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Am J Public Health. 2005 Nov;95(11):2057-64. Epub 2005 Sep 29.

Disability and preventive cancer screening: results from the 2001 California Health Interview Survey.

Author information

  • 1University of California Los Angeles Center for Health Policy Research and the California Health Interview Survey, Los Angeles 90024, USA. tonyram@ucla.edu

Abstract

OBJECTIVE:

We sought to evaluate preventive cancer screening compliance among adults with disability in California.

METHODS:

We used data from the 2001 California Health Interview Survey to compare disabled and nondisabled adults for differences in preventive cancer screening behaviors. Compliance rates for cancer screening tests (mammography, Papanicolaou test, prostate-specific antigen, sigmoidoscopy/colonoscopy, and fecal occult blood test) between the 2 subpopulations were evaluated.

RESULTS:

Women with disabilities were 17% (Papanicolaou tests) and 13% (mammograms) more likely than women without disabilities to report noncompliance with cancer screening guidelines. Interactions between disability and reports of a doctor recommendation on cervical cancer screening were significant; women with disabilities had a lower likelihood of receiving a recommendation. Men with disabilities were 19% less likely than men without disabilities to report a prostate-specific antigen test within the last 3 years.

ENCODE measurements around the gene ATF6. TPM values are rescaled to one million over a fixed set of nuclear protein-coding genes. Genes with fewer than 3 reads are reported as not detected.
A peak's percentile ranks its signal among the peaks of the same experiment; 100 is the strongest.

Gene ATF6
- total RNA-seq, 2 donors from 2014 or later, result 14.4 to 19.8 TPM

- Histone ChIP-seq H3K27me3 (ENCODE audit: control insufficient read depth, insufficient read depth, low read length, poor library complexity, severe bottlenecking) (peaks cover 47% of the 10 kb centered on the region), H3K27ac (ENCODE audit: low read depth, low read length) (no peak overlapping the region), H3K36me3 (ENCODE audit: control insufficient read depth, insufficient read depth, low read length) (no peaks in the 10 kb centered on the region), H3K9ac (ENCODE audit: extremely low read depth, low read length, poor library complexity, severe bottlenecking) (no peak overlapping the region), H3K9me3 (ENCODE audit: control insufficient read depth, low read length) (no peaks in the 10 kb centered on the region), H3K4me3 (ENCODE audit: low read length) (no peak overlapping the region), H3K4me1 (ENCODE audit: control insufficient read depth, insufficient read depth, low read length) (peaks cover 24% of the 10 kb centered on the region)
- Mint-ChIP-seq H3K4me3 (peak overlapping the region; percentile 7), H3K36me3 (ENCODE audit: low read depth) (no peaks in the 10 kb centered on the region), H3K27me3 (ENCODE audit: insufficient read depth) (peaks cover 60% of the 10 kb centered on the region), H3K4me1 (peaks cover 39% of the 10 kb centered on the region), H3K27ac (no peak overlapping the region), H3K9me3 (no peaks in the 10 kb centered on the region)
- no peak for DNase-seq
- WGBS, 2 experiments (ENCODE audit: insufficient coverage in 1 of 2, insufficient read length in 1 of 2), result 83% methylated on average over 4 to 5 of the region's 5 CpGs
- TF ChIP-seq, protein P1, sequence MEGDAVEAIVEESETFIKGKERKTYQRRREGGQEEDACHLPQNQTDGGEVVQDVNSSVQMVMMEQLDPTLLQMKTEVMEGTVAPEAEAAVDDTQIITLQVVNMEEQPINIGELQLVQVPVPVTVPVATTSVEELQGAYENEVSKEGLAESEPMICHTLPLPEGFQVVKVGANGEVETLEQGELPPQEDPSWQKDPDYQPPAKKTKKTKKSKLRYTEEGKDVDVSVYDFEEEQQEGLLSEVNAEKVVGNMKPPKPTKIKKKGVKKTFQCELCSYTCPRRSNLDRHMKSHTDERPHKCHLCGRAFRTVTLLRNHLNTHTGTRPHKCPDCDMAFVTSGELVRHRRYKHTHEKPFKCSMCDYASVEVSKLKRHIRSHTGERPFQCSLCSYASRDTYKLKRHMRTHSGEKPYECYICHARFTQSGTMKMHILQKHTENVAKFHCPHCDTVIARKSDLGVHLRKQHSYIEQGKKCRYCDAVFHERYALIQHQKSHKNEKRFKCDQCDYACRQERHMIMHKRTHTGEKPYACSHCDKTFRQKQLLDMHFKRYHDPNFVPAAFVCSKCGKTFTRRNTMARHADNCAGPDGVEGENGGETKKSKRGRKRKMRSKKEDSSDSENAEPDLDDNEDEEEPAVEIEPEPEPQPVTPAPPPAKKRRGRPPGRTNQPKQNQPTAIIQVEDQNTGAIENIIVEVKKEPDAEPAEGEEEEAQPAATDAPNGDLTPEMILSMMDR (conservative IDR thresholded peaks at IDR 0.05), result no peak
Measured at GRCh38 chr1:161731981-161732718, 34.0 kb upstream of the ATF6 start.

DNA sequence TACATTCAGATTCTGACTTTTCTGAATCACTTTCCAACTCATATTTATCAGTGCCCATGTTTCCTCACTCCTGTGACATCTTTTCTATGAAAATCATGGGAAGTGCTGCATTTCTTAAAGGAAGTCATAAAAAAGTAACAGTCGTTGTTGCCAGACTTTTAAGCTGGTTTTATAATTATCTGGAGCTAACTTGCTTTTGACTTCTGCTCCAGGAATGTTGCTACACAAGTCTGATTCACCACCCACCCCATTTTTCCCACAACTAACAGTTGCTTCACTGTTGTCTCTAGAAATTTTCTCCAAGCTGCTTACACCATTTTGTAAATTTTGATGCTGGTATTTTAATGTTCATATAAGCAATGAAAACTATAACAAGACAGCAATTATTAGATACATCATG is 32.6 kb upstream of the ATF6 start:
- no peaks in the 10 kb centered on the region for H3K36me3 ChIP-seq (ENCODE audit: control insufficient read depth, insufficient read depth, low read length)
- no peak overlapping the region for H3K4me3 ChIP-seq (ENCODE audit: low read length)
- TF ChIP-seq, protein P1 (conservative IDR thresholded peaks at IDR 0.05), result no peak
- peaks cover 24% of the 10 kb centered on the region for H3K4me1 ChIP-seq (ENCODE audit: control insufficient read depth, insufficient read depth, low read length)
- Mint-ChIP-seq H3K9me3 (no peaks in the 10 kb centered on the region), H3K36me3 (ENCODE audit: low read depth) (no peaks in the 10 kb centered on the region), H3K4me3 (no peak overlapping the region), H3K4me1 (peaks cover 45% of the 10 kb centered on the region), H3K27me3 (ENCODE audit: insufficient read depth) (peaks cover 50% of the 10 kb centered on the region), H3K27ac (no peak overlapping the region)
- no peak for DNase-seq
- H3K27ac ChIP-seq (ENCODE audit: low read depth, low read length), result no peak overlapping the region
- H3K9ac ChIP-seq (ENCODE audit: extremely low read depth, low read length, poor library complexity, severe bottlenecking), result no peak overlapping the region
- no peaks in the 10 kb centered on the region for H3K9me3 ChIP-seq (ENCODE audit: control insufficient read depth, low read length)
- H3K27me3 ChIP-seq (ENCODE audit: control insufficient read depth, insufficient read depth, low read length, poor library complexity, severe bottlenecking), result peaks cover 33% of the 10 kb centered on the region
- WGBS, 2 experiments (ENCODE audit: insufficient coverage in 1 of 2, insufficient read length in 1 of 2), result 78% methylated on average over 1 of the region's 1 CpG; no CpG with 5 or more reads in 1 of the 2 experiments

CONCLUSIONS:

secondary to structural and/or clinical factors underpinning the differences found.

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